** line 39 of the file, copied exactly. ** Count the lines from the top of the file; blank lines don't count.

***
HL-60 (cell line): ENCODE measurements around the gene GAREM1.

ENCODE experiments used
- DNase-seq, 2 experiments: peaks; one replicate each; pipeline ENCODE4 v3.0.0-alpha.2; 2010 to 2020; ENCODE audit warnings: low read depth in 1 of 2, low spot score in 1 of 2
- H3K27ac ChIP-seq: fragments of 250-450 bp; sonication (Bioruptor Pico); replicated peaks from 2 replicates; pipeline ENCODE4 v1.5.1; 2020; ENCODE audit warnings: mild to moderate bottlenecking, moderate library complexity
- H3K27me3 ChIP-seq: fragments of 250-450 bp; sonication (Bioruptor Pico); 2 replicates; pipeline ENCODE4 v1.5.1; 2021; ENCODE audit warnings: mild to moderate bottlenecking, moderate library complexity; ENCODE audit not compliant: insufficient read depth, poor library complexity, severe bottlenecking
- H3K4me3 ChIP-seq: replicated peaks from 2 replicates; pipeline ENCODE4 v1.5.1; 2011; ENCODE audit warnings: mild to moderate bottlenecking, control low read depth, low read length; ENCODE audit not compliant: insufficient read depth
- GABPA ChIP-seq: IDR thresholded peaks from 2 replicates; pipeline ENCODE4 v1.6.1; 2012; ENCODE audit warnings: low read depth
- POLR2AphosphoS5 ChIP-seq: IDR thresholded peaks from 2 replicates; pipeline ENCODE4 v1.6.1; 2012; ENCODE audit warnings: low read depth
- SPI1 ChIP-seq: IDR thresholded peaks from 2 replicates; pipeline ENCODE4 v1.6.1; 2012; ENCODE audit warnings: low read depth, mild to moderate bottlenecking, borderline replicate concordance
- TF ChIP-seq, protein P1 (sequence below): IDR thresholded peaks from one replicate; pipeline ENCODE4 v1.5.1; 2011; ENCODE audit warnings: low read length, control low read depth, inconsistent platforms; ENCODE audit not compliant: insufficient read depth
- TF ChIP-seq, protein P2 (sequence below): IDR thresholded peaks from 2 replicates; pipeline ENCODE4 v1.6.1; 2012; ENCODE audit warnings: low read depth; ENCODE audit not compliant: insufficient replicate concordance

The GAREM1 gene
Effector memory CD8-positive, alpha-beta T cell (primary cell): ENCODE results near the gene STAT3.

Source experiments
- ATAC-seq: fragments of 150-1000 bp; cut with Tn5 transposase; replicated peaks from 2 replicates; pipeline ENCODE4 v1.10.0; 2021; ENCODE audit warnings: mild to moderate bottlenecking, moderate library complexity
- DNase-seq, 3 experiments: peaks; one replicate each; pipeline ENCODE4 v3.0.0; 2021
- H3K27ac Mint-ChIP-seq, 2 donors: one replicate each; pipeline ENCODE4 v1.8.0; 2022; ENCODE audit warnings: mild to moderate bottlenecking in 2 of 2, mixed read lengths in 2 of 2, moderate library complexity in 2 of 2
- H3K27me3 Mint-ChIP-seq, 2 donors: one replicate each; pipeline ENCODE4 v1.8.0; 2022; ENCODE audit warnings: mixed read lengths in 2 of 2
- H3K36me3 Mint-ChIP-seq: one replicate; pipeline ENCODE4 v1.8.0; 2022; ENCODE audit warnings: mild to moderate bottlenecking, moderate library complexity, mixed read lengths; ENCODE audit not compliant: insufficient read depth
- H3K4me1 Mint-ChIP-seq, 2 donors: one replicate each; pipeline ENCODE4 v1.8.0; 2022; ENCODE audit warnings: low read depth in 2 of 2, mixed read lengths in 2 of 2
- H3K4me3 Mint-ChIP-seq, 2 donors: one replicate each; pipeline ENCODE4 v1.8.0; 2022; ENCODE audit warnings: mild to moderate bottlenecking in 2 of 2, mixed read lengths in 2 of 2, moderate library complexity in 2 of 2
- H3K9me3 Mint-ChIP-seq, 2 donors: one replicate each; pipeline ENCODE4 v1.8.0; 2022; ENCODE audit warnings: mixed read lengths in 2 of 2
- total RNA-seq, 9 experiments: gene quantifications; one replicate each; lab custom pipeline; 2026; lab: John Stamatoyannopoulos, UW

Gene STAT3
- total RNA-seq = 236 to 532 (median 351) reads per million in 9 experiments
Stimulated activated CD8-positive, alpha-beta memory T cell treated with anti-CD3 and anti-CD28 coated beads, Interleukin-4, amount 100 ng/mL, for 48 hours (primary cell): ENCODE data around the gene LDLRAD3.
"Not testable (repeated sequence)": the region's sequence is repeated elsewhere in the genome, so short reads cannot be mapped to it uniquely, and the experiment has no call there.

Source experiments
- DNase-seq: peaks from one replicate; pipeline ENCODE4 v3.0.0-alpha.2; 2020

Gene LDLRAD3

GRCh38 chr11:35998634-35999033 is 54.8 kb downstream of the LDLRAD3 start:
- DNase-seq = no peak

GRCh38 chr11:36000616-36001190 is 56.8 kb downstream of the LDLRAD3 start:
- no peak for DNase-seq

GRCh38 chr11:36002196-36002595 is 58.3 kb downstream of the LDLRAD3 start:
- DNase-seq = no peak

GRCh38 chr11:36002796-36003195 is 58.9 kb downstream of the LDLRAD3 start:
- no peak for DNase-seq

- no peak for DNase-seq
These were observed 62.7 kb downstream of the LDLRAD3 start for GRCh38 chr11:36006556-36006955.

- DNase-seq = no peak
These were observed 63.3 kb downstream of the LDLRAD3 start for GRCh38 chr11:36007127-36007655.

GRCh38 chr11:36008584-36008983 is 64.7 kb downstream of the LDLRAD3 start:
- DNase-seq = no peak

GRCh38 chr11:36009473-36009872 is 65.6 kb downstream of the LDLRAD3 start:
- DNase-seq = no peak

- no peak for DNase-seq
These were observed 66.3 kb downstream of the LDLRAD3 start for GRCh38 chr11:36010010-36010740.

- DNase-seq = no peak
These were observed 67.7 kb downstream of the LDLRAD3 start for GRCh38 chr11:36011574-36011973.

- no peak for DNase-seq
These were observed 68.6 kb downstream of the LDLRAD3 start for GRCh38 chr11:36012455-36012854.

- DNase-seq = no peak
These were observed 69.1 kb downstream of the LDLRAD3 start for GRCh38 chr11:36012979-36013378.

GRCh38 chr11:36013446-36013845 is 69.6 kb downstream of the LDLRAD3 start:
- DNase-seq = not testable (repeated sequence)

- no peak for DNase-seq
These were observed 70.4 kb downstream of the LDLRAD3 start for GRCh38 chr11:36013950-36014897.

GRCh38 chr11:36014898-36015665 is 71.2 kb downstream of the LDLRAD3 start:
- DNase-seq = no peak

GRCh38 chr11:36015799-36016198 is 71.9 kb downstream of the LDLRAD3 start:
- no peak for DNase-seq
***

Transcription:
- no peak for DNase-seq